“If you can read this, you’re not the President,” says the bumper sticker, and if you’re reading this column, chances are you’re not a Luddite record producer still entrenched in a land where life ceases to exist beyond stereo.
The very nature of Surround Professional means that our readership consists of those already working with multichannel music, film, or games. We are the converted, so it is our job to instil into the masses the earth-shattering news that 2-channel is no more lifelike than Michael Jackson’s nose and that this week’s new DTS format wasn’t only invented to generate more licensing income.
“Surround is a gimmick, it’s for movie explosions and nothing more.” Don’t you just hate that? Not only does the statement belittle the work of motion picture engineers, it also pigeonholes the entire concept, ultimately to the detriment of my first love, no, not Nicole Kidman, but music in surround.
The advent of DVD-Audio and SACD gave us a great opportunity to expand music’s horizons beyond stereo, but their impact on the general consumer has been negligible. Neither has enjoyed the widespread industry support that was expected, and the difficulties involved with DSD production tools aside, the reason largely comes down to the (on average) poor choice of albums and the repeated employment of the same handful of aging mixing engineers who always get to work on the big-name titles. Their creations all stay within safe confines and precious few of them could be considered inspirational.
How many high-resolution surround releases can you think of that appeal to the lucrative under-25 demographic? I’ll start you off: Moloko’s Statues, KAJE, Insane Clown Posse’s The Wraith: Shangri-La, Reanimation by Linkin Park, Tipper’s Surrounded…. As luck would have it – OK, there’s no luck involved as I’m trying to make a point here – the common factor among all of these fantastic mixes is that they hail from young talents: Matt Lawrence, 3Bone Audio, Nathaniel Kunkel and Mike Duval, Mr. Hahn and James Stone — men who have discovered that the black, mesh-covered box in-between their front left and right monitors is — drum roll please – the center channel, and it’s even got it’s own fader!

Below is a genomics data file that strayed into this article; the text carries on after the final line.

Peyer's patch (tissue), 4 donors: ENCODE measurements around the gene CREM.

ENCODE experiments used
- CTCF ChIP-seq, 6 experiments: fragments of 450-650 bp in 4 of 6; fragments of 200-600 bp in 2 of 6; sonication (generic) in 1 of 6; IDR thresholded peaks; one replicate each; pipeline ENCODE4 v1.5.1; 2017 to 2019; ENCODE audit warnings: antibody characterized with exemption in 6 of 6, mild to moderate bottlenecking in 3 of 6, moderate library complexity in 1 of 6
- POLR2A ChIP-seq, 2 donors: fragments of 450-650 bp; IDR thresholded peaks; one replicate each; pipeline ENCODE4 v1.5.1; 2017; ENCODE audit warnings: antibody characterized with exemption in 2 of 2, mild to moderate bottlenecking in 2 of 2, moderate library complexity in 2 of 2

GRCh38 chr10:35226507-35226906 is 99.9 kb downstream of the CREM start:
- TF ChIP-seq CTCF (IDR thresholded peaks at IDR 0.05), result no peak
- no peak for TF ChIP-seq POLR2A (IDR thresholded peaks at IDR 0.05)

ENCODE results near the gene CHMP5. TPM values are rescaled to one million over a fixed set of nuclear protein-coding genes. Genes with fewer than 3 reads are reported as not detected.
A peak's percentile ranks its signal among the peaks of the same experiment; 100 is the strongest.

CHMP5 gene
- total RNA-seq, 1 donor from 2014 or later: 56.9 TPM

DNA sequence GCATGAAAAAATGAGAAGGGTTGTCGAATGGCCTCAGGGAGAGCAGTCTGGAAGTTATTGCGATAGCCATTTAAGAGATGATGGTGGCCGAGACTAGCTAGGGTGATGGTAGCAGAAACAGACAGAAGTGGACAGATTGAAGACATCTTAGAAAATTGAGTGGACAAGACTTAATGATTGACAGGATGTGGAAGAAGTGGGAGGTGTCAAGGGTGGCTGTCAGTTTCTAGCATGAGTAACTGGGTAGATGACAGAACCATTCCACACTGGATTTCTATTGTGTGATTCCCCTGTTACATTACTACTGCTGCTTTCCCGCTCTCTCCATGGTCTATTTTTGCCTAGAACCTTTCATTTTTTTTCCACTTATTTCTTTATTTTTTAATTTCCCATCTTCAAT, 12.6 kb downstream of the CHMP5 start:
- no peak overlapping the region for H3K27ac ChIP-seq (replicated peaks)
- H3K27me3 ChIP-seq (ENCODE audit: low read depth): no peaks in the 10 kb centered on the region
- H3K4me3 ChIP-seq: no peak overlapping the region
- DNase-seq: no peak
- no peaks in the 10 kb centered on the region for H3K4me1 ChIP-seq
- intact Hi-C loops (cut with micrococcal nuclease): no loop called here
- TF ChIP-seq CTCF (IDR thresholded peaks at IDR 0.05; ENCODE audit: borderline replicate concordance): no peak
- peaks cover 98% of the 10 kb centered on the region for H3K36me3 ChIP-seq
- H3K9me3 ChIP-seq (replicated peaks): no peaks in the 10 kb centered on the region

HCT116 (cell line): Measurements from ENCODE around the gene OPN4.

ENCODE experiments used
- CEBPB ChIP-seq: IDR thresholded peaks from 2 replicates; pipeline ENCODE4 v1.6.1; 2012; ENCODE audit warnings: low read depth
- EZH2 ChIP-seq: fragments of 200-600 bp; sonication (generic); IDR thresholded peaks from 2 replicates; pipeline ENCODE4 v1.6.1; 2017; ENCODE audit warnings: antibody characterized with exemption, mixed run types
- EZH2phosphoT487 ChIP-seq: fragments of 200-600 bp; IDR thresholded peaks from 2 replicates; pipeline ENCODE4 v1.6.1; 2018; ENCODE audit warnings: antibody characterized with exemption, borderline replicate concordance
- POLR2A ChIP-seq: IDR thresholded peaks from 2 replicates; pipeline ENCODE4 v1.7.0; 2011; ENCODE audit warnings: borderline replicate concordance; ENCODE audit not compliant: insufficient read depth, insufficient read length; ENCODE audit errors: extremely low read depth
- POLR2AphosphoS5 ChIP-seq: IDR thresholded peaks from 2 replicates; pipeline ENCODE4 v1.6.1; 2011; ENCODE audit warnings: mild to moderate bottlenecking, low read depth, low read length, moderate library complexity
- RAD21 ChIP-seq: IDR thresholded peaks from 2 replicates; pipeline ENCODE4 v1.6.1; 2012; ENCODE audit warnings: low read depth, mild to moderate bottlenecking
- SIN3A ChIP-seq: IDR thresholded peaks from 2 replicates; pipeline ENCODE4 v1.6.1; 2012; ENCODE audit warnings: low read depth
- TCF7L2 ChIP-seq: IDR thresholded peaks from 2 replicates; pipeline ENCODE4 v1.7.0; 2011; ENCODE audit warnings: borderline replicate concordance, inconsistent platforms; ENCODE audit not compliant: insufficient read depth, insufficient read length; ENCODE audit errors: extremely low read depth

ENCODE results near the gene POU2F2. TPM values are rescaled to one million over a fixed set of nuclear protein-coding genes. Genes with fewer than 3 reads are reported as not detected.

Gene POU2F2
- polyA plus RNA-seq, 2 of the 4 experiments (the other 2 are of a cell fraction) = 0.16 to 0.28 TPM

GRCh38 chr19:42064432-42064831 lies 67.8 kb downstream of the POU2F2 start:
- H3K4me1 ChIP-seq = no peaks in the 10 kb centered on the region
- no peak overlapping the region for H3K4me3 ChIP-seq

As is always the case in consumer electronics, surround formats abound. Together with established systems we now have Dolby Digital+, DTS++ (one “plus” better than the Dolby system of course), AAC with it’s potential to deliver 64 channels, Windows Media, and even MP3, but all this matters not one jot if the music is freeform jazz and the mix no more progressive than that of an ABC Quad release from 1971.
The first step on the road toward a wider acceptance of multichannel music has to be made by those of us with experience and those of us with enough connections to get up-and-coming artists interested and inspired. We should then move aside and give new talent a chance to shine; the future of music in surround is in their hands — not in any particular format.